More about Cleveleys Foam here

At high tide at 10pm, the foam had billowed over the sea wall onto the promenade, and was easily 4 or 5 feet deep, making the sea front at Cleveleys impassable.

Foam on Cleveleys seafront
Foam on Cleveleys seafront

Foam on Cleveleys seafront
Foam on Cleveleys promenade

There were reports that on Princes Way, the promenade leading from Cleveleys to Anchorsholme, that the waves were nearly as high as the lamp posts. It's an area which suffers from overtopping even in a moderate wind, and is the stretch of sea defences which are being rebuilt, with works due to start anytime soon.

It's also where the Riverdance ferry ran aground almost six years ago - after a similar storm.

Meanwhile, Blackpool Promenade suffered from the gales and there were reports that North Pier was evacuated at 9pm. The Illuminations were also turned off earlier than planned, prompting the department to issue an apology to anyone who had their Lights show cut short:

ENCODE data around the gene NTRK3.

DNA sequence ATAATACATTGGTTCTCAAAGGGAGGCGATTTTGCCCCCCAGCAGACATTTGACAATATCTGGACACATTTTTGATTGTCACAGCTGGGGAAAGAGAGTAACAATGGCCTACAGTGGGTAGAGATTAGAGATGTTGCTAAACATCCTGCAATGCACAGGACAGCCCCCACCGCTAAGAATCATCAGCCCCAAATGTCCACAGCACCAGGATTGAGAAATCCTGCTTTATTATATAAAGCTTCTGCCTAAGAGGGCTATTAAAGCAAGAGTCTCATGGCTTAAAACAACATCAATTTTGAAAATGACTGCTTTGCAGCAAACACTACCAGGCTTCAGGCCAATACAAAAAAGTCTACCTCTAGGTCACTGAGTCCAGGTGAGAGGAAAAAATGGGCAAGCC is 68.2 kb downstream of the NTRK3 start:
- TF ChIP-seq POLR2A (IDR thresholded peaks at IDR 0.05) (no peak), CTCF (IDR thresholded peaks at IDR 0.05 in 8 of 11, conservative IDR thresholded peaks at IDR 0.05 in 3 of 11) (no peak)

"Some of you may be aware we had to switch the Illuminations off early on
Saturday night, this was on police advice and was due to flooding experienced on
South shore in extremely inclement weather. We took the decision based on public safety considerations so please accept our sincerest apologies if in any way
this adversely affected your visit to the show and we hope if so you will indeed
return again soon. This the first time in many years it has been necessary to
take such action"

On Sunday morning 3rd November there was a slight repeat performance as the winds continued, although they had lost much of the ferocity of the night before. Some foam came over the sea wall at high tide at 10.30am, but not of the same epic proportions!

Waves coming over on Cleveleys promenade and floodingWhen waves are this high - keep away and keep safe.

Overtopping at Anchorsholme Princes WayOvertopping at Anchorsholme Princes Way

Obviously, it's dangerous to be near to the sea when it's as wild and rough as it was last night, and this is how you get pulled in and drown.

These photos have been taken at previous, less rough high tides, but give you some idea of what happens in a coastal storm. But imagine it being worse!

Overtopping at Anchorsholme Princes WayOvertopping at Anchorsholme Princes Way

Overtopping at Anchorsholme Princes WayOvertopping at Anchorsholme Princes Way

Overtopping on Cleveleys promenadeOvertopping on Cleveleys promenade